Cutting the red tape for businesses:
The Legislature required the Secretary of State to create a “One-Stop” call center, website and tax collection mechanism for businesses of the state. I am very encouraged to move this project forward.
The Legislature has allowed our office to create uniformity in the fees charged to corporations and limited liability companies. It also enables our office to provide a fee for expedited services rendered through “One-Stop.“ These voluntary fees for expedited services are currently in place in 31 states, and will allow us to move at the speed of business.
Increasing transparency and eliminating waste:
In the first days of taking office, our Business and Licensing experts presented to me a burdensome procedure for repackaging and re-mailing undeliverable Service of Process filings to circuit courts, which resulted in our office spending around $27,000 in added costs to taxpayers. We developed a change in code streamlining the inefficient process.
House Bill 2767 was drafted by our office, introduced by lead sponsor Delegate John O’Neal, and passed the House of Delegates 98-0 and the Senate 34-0 to eliminate this inefficient process. In discussions with parties involved in the June 2017 flood recovery, our office was made aware of issues of sole proprietors operating under “fictitious names” that do not get registered in a searchable public location. This created problems for flood victims that were looking for reliable help in a hurry, but could not verify a business name.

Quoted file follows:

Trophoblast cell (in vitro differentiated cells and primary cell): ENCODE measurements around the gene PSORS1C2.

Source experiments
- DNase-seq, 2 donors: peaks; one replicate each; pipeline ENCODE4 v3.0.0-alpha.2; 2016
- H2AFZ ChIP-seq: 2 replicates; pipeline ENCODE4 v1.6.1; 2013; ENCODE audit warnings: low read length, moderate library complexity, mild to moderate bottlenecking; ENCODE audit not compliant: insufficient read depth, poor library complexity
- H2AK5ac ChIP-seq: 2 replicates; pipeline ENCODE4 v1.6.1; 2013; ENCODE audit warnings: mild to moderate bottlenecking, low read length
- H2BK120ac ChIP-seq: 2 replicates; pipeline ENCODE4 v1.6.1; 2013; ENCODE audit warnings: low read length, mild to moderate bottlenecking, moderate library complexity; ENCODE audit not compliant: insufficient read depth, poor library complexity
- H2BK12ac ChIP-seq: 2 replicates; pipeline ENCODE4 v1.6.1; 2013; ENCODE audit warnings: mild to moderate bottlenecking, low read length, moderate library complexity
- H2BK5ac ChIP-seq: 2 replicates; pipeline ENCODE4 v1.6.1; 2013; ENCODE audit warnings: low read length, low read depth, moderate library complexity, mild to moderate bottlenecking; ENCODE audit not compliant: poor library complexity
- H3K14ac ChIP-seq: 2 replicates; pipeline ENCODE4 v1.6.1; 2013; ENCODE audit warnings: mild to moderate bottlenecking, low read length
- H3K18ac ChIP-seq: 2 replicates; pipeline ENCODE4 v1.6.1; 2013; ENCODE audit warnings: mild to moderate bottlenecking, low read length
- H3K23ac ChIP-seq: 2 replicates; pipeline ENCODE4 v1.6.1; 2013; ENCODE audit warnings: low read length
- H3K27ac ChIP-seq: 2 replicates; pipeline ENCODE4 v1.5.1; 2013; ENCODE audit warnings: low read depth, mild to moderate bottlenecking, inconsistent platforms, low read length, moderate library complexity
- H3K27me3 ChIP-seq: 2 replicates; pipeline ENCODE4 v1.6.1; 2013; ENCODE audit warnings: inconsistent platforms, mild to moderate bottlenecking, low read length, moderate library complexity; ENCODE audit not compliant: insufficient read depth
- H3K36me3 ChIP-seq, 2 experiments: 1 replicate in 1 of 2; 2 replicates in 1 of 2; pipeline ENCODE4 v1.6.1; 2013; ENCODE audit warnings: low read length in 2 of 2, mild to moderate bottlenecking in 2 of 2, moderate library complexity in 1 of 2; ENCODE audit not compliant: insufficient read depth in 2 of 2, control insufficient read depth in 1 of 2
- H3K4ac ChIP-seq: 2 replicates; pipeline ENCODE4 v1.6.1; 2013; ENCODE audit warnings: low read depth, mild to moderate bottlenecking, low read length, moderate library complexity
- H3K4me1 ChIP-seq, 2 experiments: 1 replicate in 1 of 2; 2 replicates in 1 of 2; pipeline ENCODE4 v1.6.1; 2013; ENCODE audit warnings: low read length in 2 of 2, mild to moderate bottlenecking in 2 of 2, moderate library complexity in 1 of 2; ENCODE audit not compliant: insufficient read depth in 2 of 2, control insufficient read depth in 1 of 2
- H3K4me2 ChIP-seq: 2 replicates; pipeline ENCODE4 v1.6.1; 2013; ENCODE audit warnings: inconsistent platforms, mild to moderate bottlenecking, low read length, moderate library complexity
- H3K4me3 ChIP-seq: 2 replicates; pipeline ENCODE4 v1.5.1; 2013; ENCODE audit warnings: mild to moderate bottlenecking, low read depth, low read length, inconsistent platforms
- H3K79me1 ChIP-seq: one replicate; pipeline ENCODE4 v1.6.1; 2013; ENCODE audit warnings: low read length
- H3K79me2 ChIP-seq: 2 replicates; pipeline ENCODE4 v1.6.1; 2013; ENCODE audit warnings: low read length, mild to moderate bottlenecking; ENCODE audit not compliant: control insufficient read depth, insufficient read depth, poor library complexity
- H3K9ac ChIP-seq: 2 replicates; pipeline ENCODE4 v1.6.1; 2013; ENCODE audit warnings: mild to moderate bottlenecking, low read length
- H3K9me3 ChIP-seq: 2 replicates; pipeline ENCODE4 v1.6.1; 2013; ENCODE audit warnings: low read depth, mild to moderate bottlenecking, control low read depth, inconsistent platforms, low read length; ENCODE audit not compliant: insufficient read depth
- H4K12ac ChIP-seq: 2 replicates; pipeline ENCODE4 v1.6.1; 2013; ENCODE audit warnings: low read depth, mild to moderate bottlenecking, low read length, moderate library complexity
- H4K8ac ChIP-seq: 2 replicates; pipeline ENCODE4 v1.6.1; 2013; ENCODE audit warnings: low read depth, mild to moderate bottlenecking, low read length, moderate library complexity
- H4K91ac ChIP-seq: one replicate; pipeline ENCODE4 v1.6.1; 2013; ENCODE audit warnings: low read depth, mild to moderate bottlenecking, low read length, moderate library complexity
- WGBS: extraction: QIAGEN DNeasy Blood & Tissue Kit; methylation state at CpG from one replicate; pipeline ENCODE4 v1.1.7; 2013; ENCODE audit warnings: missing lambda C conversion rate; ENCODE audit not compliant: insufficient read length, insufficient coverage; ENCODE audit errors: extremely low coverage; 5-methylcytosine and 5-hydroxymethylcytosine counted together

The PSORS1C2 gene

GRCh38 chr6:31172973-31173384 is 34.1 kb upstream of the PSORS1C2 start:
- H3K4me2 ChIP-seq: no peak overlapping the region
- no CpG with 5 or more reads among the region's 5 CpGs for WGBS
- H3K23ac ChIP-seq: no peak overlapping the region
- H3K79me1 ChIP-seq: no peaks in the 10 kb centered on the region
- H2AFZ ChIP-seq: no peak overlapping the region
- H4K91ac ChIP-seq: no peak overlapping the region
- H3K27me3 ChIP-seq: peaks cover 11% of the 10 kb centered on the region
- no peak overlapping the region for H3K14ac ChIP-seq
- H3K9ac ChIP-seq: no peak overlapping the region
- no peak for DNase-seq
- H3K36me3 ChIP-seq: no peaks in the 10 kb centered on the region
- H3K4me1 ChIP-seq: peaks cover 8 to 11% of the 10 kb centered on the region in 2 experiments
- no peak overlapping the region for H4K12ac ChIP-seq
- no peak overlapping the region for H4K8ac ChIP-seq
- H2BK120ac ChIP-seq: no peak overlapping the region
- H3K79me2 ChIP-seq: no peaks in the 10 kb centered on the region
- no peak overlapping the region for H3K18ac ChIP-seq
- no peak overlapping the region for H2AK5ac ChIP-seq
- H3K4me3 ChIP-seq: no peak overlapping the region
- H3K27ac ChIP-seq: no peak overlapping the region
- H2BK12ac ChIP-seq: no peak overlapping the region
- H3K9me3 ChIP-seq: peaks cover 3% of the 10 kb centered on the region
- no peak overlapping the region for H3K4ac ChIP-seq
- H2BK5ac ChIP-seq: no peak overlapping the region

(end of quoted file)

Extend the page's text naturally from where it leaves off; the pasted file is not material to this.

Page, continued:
In conjunction with the county Clerks Association, we drafted legislation that would have all sole proprietors file in the Secretary of State’s Office and we would create a uniform database to search all registered sole proprietors in West Virginia. State Senator Craig Blair took the lead on the bill and it passed 34-0 in the Senate and 96-0 in the House of Delegates.
- For elections held past the beginning of July in 2017, the electioneering prohibition near a polling location will exist for election day voting locations and now also for early voting locations;
- Legislators now have additional disclosure requirements on fundraising activities during legislative session;
- Judicial races will be placed on the ballot along with their respective districts of state and county elections
We accomplished a great deal of work in a 60-day session. Of course, there is much to be done in perfecting a fair elections process, to do the work of our state and to grow our economy by lifting the bureaucracies from business. I am looking forward to taking on these tasks to move West Virginia forward.
WV Secretary of State